It would be easy to categorize this weekend's CPAC festival as the final degradation of the Republican Party, but since they show no signs of letting up, there will undoubtedly be greater depths to plumb in the months and years ahead. In a more stable world, this would all be funny—watching Ted Cruz cavort like a distracted marionette and listening to Ron Johnson emulate human speech, but the humor vanishes when we remember that we have but two significant political parties in this country and this is one of them. And though 2024 is some distance off, it's easy to envision a presidential election with Trump or someone even Trumpier as the "conservative" candidate.
Let's be honest, a Trump not so lazy nor nearly so ignorant would present a danger writ large to the democracy and to the republic. And as much damage as he did in his four years of grift, pardons, inhumanity, and nepotism—as much damage as he did while championing racism, homophobia, and anarchic behavior, Trump received 74 million votes last November. Are there 74 million idiots who can't see him for what he is? Of course not, but there are lots of Republicans for whom Democratic rule is anathema. They would vote for Mayor Quimby before settling for a Democrat, in much the same way I would prefer Quimby over Donald Trump.
We deserve better, so let’s have eight political parties as they currently have in Sweden. There the citizens can choose among Social Democrats, Sweden Democrats, the Moderate Party, the Centre Party, the Left Party, Christian Democrats, Liberals, and the Green Party. If that all seems skewed toward liberalism, it isn't: the Moderate and Centre Parties are both conservative, the latter being more right-wing nationalist. Incidentally, Sweden’s system of government—a constitutional monarchy—is almost as old as ours, though it underwent a major revision in 1975.
Maybe it's time for a major revision of our own, especially since we know now that a president cannot be charged with a crime while still in office nor charged with one after he leaves.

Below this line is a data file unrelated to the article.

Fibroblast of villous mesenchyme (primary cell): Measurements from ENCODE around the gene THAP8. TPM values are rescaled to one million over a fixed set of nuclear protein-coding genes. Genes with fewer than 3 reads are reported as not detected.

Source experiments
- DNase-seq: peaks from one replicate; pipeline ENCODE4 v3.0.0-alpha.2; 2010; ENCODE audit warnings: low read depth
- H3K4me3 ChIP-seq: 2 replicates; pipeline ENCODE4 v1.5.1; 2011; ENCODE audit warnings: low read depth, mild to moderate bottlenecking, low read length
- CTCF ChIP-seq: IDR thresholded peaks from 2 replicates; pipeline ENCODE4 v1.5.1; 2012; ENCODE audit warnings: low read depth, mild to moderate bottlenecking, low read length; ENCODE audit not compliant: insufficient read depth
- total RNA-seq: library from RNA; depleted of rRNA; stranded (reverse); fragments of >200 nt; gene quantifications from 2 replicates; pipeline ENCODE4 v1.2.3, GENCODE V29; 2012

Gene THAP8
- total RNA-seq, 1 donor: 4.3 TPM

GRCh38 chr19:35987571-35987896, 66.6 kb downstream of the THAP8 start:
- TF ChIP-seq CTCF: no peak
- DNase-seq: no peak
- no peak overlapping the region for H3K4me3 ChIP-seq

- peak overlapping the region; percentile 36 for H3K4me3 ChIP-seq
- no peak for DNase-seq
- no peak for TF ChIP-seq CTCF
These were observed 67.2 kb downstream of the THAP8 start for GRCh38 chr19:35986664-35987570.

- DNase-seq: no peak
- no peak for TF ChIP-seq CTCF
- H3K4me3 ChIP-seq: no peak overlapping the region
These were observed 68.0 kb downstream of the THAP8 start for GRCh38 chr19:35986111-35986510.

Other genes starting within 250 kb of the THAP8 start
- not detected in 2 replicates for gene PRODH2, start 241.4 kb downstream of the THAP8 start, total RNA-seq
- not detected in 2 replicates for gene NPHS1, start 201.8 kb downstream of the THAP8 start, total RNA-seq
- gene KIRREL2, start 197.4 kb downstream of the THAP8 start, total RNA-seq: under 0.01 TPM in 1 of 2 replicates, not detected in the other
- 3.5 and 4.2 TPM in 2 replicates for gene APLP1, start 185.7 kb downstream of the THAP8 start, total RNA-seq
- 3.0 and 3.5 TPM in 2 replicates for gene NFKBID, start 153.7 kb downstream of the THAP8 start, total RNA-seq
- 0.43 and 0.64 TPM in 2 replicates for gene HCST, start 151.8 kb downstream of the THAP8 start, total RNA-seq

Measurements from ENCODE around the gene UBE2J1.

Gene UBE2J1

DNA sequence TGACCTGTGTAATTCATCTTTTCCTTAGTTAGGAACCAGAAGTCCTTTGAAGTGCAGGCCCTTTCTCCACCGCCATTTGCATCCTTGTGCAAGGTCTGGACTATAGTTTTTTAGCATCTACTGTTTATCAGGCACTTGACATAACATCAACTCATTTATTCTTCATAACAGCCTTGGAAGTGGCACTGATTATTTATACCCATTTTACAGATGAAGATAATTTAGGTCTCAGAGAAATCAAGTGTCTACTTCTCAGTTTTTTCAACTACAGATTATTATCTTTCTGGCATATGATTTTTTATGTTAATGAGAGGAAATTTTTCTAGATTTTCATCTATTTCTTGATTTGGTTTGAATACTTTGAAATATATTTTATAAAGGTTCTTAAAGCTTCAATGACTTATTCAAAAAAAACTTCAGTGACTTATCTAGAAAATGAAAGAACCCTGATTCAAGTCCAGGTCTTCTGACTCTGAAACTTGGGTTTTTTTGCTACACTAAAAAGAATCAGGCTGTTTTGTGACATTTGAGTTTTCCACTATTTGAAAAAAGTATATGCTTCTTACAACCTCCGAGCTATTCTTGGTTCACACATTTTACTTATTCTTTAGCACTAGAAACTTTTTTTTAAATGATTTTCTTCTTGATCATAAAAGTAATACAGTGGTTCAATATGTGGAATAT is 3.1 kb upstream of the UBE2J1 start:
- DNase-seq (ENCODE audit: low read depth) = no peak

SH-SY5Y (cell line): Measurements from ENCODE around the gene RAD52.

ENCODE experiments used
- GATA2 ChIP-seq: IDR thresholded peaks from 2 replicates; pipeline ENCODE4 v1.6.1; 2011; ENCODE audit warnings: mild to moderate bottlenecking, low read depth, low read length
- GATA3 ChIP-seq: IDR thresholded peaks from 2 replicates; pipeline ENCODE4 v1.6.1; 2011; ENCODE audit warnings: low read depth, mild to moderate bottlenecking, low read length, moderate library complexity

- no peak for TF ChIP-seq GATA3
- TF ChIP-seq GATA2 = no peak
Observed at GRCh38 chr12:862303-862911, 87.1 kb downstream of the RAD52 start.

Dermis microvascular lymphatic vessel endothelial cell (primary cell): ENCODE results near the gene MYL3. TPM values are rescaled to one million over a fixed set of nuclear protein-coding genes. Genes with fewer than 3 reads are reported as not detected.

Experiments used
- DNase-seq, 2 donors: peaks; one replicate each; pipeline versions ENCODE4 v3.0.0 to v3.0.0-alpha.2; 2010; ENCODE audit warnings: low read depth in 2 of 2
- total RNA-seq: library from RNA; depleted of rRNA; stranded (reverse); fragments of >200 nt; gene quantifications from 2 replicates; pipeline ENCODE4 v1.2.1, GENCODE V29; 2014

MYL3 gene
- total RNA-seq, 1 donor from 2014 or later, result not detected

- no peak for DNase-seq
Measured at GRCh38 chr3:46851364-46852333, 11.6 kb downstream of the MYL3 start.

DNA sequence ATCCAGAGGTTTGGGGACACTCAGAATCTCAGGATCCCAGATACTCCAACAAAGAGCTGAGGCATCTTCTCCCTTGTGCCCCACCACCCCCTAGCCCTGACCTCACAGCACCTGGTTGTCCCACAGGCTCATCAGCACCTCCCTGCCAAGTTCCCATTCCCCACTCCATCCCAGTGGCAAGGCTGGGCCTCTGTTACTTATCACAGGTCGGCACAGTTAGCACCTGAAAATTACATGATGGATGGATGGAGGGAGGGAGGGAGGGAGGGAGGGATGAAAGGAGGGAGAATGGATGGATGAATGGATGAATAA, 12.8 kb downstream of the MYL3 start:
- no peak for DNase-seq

But revision would accomplish more than simply bringing a criminal president to justice. It would give a true voice to a country that prides itself on its democratic principles: Bernie's followers could vote for him and not have to settle, and even if he didn't win, there would be a proportionate number of members of his party in the new congress based on how many votes he garnered. The moderate Republicans (Kinzinger, Romney) and moderate Democrats (Manchin, Biden) would not have be yoked to the more extreme members of their parties, and they too would be represented. The Electoral College? Gone. An understanding of the word popular would finally be accepted, and the popular vote would be the sole determining factor.
Concomitantly, there would arise temporary, expedient, even permanent coalitions along with bargaining and compromise; legislation might actually be passed instead of languishing for years under the heavy-handed partisanship of someone as pigheaded as Mitch McConnell. It would be healthy for the country to witness AOC and Kevin McCarthy collaborating on some favorite issue, or to see John Cornyn and Chris Murphy doing the same. Strange bedfellows might return.
Of course there would be problems—no government is perfect—but we might very well maintain a center-moderate political philosophy without ostracizing or marginalizing those on the edges. And the chances of someone like Trump being elected in a government that welcomes the outsider but gravitates toward the middle would be highly unlikely.
Even the CPAC convention would no longer be necessary, though if they insist on continuing, they can move just a bit out of Orlando and set up shop at Disney World—a more appropriate venue for the goofy anyway.